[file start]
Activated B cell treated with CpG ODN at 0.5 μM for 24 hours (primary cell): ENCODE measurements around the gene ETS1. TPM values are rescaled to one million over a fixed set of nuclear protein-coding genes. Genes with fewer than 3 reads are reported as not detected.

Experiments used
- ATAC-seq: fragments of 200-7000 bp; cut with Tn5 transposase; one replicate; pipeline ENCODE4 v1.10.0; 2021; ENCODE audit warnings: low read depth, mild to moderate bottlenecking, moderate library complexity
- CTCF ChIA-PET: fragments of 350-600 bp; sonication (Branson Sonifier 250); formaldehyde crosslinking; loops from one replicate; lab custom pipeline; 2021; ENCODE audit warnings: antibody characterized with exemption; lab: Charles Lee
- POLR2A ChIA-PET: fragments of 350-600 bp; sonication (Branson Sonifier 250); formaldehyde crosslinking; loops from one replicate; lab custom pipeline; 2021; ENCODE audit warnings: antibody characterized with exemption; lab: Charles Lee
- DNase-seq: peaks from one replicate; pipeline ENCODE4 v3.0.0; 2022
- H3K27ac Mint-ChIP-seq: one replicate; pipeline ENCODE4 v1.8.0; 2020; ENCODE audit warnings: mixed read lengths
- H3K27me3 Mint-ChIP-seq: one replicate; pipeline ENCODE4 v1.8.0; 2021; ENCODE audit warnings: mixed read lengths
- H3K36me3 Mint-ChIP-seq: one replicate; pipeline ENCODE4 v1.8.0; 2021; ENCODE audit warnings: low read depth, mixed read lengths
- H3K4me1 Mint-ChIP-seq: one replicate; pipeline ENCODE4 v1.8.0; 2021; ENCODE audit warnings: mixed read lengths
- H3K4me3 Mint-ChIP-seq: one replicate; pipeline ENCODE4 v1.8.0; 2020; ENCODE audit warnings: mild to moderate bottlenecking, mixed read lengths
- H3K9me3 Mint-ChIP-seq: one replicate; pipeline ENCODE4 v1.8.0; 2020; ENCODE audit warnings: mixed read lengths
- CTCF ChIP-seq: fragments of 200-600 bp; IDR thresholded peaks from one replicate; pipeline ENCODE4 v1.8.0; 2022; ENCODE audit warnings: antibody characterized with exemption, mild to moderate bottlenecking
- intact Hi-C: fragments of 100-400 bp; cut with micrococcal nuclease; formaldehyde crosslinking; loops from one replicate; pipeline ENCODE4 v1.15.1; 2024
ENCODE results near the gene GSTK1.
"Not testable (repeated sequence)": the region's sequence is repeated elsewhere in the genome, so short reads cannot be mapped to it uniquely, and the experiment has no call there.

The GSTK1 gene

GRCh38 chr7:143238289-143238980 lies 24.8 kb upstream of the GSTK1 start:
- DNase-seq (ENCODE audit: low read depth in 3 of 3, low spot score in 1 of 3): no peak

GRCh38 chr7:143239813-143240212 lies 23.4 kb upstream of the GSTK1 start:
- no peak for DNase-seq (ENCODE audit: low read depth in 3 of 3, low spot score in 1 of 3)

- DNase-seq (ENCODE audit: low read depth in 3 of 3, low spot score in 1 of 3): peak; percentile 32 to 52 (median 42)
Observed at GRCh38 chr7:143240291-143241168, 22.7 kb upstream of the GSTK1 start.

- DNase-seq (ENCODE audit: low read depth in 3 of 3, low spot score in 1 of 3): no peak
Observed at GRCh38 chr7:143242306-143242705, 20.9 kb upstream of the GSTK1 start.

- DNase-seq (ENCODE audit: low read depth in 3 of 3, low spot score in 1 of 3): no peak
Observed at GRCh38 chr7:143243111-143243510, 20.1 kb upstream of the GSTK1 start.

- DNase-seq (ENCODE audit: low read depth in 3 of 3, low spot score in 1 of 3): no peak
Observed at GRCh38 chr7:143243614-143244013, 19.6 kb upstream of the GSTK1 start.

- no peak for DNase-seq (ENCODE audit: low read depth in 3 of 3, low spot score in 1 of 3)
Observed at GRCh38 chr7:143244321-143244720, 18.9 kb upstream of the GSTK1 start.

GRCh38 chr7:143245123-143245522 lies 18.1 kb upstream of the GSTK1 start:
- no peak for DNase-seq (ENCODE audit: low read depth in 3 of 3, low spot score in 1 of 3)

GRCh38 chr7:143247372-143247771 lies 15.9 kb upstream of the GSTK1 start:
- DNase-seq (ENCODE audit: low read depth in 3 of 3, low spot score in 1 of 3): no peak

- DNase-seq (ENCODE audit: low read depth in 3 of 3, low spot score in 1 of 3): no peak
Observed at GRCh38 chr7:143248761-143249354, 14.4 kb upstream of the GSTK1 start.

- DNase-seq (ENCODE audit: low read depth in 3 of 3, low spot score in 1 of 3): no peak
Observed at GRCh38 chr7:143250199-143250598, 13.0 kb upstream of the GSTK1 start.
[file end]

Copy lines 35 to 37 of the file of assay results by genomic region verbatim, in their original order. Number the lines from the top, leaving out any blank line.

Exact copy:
- DNase-seq (ENCODE audit: low read depth in 3 of 3, low spot score in 1 of 3): no peak

- DNase-seq (ENCODE audit: low read depth in 3 of 3, low spot score in 1 of 3): no peak
Observed at GRCh38 chr7:143248761-143249354, 14.4 kb upstream of the GSTK1 start.